Use of the jab depends on the type of boxer you want to be. Joe Frazier very seldom uses the jab; He's not that type of boxer, he's a puncher. Ali uses the jab to build up points, keep his man away and off balance and he uses it to get inside. The jab will get you in closer to throw your right hand. This left jab, right hand is the most elementary combination.

The right hand is thrown from the same position as the left jab. From the shoulder, extend the arm outward, then bring it back, but as you begin to throw it, you twist your body at a 30 degree angle, just enough to get it off. Pivots slightly on the ball of your right foot. Keep your left foot in front of you to maintain your balance.

The left hook is thrown from the shoulder, with the elbow bent into a 90 degree angle. You don't want to get into the habit of throwing punches from all directions, that's not effective, so throw every punch from the shoulder.

Few fighters can throw a left hook without going off balance, but your next right is going to straighten you up. Everything in boxing is parallel, throw a jab, then throw a right to straighten you up. A lot of boxers, though, simply slap out the hook. Build it up on the heavy bag. Don't be discouraged with any of your punches if you don't get them right away. It takes practice. They're simple, but they're not easy.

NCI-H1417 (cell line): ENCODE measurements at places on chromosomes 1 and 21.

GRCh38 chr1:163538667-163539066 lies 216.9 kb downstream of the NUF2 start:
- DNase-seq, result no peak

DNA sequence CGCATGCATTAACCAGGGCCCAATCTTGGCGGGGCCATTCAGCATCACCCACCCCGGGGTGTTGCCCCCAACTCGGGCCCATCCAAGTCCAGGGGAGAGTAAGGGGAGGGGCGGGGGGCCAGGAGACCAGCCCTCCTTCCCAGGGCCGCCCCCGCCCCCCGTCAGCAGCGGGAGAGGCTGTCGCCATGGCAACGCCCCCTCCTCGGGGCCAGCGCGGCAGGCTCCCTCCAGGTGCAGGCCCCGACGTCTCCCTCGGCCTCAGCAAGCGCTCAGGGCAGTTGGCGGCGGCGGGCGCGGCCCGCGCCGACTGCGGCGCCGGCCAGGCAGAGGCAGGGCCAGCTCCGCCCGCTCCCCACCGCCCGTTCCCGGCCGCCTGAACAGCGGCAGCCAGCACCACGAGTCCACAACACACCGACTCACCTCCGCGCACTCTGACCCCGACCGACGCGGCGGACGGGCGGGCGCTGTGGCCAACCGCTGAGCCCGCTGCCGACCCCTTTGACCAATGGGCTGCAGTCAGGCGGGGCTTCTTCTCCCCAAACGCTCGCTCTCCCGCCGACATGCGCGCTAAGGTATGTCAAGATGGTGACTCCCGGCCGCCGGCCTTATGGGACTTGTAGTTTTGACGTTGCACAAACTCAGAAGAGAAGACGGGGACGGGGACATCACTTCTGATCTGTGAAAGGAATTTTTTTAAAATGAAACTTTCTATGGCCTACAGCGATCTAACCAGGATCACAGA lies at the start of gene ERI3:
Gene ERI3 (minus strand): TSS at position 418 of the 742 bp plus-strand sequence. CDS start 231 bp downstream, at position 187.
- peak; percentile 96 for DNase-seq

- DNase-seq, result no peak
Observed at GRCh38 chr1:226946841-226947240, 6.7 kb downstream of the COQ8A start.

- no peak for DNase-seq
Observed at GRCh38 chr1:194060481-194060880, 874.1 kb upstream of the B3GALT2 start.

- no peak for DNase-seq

Working on the heavy or speed bag will build up your confidence, because they're not going to hit you back. Working the bags you develop power and skills. The heavy bag develops your punch. You feel whether or not you are throwing them properly. The smaller or "peanut" bag is called the speed bag, because it is in constant motion, helps your hands develop speed and coordination. Once you can hit it three consecutive times, your speed is developing.

When preparing for the Olympics, I knew I was ready when I hit the speed bag 10 times in succession. Practice working on the small bag without blinking. Later, you can transfer this stare to your opponents hands, because they're what's going to hit you.

When you enter the ring for a sparring session, it's up to you to utilize these techniques. Take your time on the canvas. Learn, develop and concentrate on your basic punches. Starting out, a lot of kids like to get into the ring and be Ali, do the shuffle. But it took years of dedication to learn and perfect the shuffle. Some boxers have natural ability and their progress will be faster. But all progress is measured by sacrifice and perseverance. The learning stage is never ending, even talent needs training.

Seek help from an established program. Boys Clubs, YMCAs, schools and community recreation centers offer boxing programs.If you are fortunate, you'll find a good coach - one who looks after his fighters as something more than boxers, as human beings. A good coach will stress the importance of wearing properly fitted headgear and mouthpieces. He will emphasize clean fighting, teaching you to remain cool in the ring at all times, because an angry fighter is a dangerous fighter.